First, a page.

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THE importance of the RCVS being even-handed in its approach to regulation was stressed by both its outgoing president and its chief executive in their addresses to the College's annual general meeting during RCVS Day on July 11.
Discussing some of the issues that had occupied him during his year as RCVS President, Neil Smith commented that two in particular had stood out ‘because of the passion they aroused in the profession’. These were the review of the 24-hour emergency care requirements, and the issue of which postnominal letters should be published in the RCVS Register.
‘In both these cases, online petitions played a role. It's a sign of the times that an online petition can so quickly rouse many supporters and allow them to put their comments to decision-making bodies,’ he said. However, while petitions and other social media tools were useful in giving an indication of how some people thought about an issue, by their nature they tended to ‘intimidate the less vocal’, who might hold a differing view but be reluctant to express it through fear of being publicly denigrated.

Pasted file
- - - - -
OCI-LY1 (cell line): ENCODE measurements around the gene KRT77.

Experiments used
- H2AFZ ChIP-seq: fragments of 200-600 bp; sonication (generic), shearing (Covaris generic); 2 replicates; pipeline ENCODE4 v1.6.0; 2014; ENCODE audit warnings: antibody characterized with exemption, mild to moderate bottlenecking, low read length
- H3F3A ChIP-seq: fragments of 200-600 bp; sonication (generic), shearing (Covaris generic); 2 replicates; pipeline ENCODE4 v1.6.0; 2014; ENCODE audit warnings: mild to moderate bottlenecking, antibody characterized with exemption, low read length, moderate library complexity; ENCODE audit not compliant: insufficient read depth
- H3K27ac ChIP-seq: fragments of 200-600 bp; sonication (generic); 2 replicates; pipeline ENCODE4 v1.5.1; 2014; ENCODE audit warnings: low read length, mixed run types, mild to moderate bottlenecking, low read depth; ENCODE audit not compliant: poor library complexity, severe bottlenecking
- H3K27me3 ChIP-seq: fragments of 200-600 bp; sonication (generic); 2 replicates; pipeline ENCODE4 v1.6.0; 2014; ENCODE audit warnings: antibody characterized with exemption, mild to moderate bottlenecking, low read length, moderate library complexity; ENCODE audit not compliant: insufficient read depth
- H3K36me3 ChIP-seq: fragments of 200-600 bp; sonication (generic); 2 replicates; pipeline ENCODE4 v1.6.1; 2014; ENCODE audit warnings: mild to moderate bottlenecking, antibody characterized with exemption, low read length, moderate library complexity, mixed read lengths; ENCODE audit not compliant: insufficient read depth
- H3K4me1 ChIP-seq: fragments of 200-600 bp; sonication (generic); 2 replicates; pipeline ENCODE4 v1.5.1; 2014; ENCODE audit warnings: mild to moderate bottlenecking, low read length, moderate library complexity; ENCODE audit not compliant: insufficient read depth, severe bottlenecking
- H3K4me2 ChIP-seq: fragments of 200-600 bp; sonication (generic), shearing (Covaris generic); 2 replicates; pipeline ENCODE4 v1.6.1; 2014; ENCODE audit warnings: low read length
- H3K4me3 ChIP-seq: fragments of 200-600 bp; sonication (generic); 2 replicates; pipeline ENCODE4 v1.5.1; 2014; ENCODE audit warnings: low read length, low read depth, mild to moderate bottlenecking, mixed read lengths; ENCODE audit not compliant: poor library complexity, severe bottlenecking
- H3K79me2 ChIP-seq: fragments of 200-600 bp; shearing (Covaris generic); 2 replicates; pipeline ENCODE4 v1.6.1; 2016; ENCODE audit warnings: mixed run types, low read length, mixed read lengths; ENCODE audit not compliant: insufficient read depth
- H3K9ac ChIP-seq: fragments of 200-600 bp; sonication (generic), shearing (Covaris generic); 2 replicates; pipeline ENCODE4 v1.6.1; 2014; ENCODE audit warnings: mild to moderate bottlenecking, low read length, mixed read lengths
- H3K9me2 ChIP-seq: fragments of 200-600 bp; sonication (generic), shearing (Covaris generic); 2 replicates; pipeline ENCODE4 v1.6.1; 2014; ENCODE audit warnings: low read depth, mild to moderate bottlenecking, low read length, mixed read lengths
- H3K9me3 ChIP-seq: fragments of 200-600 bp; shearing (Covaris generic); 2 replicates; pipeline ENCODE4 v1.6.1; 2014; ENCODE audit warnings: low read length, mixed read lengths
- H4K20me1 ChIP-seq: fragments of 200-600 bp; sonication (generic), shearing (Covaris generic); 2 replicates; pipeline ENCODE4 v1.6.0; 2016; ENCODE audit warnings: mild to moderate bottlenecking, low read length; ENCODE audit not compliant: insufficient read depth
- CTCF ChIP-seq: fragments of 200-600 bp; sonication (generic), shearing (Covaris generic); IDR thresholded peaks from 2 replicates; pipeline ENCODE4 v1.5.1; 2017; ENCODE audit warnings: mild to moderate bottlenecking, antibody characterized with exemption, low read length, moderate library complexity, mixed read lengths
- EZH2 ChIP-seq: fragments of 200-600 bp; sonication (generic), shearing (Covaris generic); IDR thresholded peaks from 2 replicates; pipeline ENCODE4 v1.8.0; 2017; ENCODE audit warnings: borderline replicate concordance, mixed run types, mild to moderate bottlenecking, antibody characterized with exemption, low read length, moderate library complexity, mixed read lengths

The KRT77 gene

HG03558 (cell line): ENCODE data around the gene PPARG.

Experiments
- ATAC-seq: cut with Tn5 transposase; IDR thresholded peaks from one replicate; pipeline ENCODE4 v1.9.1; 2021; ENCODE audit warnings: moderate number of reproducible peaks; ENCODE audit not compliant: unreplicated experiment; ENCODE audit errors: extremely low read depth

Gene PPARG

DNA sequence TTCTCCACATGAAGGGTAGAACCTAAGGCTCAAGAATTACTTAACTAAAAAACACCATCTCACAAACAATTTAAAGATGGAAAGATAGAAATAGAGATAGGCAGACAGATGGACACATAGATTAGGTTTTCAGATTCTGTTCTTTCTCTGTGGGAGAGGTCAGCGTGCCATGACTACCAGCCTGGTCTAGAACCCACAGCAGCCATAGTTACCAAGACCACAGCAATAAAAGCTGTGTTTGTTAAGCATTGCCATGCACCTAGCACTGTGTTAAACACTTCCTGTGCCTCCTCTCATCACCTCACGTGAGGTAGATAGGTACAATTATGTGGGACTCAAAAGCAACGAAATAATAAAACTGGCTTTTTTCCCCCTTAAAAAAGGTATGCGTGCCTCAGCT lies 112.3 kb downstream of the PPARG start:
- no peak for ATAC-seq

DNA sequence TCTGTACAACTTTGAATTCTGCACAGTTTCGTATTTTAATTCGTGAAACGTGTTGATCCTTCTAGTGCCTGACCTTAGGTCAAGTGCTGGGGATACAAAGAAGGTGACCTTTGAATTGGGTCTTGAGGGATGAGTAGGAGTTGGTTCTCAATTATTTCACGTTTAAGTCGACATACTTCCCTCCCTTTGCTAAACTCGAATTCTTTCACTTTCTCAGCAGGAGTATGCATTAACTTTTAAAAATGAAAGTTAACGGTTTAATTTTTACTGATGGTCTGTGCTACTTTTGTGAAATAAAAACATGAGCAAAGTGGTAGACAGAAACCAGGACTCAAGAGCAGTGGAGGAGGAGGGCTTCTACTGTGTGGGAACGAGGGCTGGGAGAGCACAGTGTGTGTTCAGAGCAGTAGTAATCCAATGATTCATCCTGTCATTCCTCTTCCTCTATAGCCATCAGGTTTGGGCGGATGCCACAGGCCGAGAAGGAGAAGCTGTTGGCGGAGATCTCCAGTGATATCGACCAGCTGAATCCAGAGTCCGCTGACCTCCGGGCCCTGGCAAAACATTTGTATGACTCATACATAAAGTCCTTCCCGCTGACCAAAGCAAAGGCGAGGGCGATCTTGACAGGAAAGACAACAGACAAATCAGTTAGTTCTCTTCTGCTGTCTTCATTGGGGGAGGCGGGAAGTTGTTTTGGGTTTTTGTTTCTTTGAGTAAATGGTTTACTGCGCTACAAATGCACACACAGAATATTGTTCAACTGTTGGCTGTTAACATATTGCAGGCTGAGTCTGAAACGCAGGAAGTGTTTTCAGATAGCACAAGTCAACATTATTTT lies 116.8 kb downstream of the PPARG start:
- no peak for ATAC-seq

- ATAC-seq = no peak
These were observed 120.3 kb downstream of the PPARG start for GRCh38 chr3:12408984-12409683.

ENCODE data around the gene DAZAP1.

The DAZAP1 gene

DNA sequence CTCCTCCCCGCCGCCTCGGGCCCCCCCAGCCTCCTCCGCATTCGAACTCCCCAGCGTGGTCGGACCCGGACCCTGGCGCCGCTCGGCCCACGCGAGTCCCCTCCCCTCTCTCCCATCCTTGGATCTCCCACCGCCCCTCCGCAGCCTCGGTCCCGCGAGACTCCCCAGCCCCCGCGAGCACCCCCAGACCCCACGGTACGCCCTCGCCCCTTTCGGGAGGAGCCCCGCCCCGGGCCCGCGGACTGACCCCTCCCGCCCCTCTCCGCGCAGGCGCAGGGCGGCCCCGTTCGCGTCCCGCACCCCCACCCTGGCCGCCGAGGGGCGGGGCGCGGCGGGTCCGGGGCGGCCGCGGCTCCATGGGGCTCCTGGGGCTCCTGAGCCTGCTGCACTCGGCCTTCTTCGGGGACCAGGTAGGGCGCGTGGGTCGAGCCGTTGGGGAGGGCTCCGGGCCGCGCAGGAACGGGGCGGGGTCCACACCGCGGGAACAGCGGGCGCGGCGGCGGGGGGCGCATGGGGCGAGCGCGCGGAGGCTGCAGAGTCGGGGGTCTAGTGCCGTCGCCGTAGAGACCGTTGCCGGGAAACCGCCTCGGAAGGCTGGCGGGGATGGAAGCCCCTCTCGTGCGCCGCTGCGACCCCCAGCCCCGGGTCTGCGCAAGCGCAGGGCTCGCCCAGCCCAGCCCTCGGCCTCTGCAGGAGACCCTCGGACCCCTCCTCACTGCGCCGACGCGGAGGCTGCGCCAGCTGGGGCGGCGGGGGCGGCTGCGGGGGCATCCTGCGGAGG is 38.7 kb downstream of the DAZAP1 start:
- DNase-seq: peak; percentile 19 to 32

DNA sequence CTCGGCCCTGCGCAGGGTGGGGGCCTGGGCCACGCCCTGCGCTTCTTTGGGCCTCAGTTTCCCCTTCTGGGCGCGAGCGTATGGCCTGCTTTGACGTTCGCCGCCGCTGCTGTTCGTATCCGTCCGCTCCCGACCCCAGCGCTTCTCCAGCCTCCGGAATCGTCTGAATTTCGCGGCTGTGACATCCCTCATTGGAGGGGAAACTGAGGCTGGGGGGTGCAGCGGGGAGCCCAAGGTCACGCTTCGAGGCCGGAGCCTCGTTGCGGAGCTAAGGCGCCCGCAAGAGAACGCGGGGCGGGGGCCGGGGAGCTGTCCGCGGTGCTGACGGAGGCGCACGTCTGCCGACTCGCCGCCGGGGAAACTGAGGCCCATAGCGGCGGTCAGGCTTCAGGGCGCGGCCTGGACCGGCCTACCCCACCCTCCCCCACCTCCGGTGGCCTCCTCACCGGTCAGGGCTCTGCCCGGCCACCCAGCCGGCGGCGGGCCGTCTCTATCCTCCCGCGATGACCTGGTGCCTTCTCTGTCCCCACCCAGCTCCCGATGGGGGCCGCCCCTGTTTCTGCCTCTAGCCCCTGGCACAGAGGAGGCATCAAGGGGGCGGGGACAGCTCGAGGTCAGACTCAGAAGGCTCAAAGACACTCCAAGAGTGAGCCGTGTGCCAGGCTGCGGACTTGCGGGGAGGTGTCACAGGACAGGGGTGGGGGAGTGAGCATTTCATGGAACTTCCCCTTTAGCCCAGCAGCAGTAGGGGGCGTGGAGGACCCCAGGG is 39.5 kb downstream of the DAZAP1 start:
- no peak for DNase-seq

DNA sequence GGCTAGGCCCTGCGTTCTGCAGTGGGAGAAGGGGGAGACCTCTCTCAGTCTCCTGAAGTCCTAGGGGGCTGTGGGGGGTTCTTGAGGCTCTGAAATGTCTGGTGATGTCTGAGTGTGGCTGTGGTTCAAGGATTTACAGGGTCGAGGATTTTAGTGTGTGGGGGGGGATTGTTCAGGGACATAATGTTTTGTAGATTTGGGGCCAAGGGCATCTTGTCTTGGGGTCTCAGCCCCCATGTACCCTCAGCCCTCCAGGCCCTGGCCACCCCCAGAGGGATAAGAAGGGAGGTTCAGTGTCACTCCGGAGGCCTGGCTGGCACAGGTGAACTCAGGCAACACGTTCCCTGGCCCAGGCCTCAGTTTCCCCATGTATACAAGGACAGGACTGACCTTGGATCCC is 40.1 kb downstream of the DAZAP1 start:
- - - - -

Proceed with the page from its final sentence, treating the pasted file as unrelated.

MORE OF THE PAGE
‘Sadly,’ said Colonel Smith, ‘some veterinary surgeons have made strident, public, and now permanent, statements which, in my and others’ views are frankly unprofessional.'
This, he added, was unnecessary. ‘Some of the best argued and considered communications I have had from veterinary surgeons this year have been those strongly disagreeing with something the College is doing, not doing or proposing to do! Theirs …
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